Why Fortune Minerals Stock Is Headed Lower

The slide in cobalt prices has knocked the wind out of Fortune Minerals [stock_market_widget type="inline" template="generic" color="default" assets="FT.TO" markup="(TSX: {symbol} {currency_symbol}{price} ({change_pct}))" api="yf"] this year. The stock got off to a solid start in 2019 and rose as much as 90% in the first few months, but it has come crashing down of late as cobalt prices have dropped.

In fact, cobalt prices had jumped to two-year highs in February this year thanks to tight supplies and strong demand for electric vehicles. The price of cobalt was at more than $16 per pound in April this year, but it slid to less than $12 a pound in July. This slide has impacted Fortune Minerals, which was flying high when prices were strong.

Fortune Has Been Forced to Pull Back

Earlier in October, Fortune announced that it has scaled back its expansion plan for the Nico cobalt mine in Canada owing to the price crash. The cobalt market has been under pressure thanks to oversupply, which has reduced prices from as high as $47,000 per tonne in January to just over $35,000 per tonne in October.

As a result, Fortune has said that it won’t be prudent to go ahead with the expansion of the mine from the current daily mill production rate of 4,650 tonnes to 6,000 tonnes at Nico. According to CEO Robin Goad:

An environment that has seen curtailment from the world’s largest cobalt mines is not conducive for an expanded, capital intensive project at this time.

This statement comes in the light of the fact that Glencore had decided to stop production at the Mutanda mine in Congo for a period of two years owing to the oversupply. As such, the oversupply in the cobalt market is going to weigh over Fortune Minerals’ prospects.

What Next for Fortune?

The good news for Fortune is that cobalt prices have witnessed a turnaround of late. The price of the metal has recovered 40% from the lows that it hit in July, driven by Glencore’s decision to halt production at Mutanga.

However, until and unless there is an uptick in demand, don’t expect cobalt prices to witness a sustained recovery. Demand for passenger electric vehicles is going to be the biggest driver for cobalt as it is used in the batteries.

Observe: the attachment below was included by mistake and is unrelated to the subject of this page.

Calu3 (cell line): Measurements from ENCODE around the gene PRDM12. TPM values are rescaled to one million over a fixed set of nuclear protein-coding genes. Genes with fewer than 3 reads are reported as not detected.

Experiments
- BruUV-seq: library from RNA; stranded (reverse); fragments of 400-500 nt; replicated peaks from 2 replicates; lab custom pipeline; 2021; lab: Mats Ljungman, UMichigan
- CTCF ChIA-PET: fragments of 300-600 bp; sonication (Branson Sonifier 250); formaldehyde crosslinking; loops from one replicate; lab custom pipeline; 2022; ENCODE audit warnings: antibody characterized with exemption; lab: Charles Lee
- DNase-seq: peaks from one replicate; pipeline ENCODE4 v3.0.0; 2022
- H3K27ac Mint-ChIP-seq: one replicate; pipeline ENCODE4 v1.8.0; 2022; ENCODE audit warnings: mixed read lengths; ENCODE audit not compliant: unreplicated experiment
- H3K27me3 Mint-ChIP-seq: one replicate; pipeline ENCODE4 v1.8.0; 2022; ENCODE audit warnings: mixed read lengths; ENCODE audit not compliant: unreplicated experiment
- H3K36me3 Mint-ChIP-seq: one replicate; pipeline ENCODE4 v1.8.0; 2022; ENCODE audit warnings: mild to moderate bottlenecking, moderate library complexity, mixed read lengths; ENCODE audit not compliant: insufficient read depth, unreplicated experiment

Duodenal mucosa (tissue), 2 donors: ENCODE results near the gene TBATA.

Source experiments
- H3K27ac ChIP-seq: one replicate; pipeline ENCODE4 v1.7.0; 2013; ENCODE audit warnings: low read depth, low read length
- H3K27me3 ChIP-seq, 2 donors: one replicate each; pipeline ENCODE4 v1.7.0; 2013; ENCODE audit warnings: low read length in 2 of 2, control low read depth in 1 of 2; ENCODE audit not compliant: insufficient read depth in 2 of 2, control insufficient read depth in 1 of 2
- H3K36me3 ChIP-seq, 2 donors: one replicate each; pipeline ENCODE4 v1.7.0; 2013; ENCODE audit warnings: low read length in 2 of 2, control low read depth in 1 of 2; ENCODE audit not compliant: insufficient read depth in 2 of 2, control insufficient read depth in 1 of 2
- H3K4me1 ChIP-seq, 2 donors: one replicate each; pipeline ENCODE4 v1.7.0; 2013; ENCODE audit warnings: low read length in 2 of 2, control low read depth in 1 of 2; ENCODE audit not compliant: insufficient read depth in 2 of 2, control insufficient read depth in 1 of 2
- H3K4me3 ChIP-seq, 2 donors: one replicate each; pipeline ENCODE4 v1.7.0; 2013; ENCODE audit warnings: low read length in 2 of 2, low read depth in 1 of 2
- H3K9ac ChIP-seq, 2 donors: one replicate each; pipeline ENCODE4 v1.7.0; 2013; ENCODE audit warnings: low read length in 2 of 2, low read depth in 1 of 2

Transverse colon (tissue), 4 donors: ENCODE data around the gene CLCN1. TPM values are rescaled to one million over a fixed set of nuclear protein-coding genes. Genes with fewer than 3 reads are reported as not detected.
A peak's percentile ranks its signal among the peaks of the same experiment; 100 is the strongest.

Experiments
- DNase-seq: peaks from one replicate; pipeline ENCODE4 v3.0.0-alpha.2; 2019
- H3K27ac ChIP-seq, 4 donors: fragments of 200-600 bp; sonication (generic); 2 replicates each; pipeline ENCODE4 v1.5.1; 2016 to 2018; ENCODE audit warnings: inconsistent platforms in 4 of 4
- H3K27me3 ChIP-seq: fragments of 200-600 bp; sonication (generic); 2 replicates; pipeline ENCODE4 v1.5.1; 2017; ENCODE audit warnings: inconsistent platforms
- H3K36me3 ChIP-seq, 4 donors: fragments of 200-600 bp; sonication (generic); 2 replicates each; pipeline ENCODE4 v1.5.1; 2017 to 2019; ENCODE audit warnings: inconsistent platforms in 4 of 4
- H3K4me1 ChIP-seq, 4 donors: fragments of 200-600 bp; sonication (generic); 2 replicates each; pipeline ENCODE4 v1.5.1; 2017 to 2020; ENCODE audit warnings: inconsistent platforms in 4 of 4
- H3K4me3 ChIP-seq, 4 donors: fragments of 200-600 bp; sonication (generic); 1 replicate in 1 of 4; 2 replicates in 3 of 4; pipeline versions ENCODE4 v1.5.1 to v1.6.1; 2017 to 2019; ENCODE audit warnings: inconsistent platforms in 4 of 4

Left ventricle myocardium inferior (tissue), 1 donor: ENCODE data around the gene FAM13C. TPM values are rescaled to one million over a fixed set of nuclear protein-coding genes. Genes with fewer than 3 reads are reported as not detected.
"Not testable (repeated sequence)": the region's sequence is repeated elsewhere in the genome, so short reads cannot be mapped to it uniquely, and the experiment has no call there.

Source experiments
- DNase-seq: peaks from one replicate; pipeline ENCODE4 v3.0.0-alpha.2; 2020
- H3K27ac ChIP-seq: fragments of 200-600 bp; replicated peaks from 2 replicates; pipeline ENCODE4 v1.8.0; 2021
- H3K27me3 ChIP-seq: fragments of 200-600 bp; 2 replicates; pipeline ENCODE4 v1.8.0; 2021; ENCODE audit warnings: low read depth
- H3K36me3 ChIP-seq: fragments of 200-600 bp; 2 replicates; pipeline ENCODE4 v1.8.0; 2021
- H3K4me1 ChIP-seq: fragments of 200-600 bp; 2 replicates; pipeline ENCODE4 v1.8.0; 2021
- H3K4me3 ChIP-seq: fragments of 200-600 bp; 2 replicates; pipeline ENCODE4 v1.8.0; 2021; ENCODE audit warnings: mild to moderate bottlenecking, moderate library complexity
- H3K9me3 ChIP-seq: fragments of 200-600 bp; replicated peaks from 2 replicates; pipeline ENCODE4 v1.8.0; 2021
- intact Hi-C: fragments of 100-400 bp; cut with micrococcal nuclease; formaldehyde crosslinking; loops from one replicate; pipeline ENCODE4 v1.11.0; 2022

But that market is expected to gain critical mass only from 2021, and it could take as long as 2023 for cobalt demand to exceed supply. Demand is expected to catch up to supply by 2022, and then the market is expected to witness a supply deficit that could increase each year. So, expecting a turnaround at Fortune Minerals in the near-term isn’t the right idea.

As such, investors who have already put their money in the stock should consider taking money off the table in the near-term. Despite its recent crash, Fortune stock is still sitting on 13% gains for the year, which means that it would be prudent to make an exit.

Harsh Singh Chauhan has a wealth of experience evaluating publicly-traded companies across several verticals, including technology, oil and gas, retail, and consumer goods. His financial writing has been published across platforms such as The Motley Fool, TheStreet, and Seeking Alpha. Harsh's philosophy is to find great businesses for the long run based on company fundamentals and industry prospects. Address: 682 Indian Road, Toronto, Ontario, M6P 2C9. Phone: 416-721-8257.


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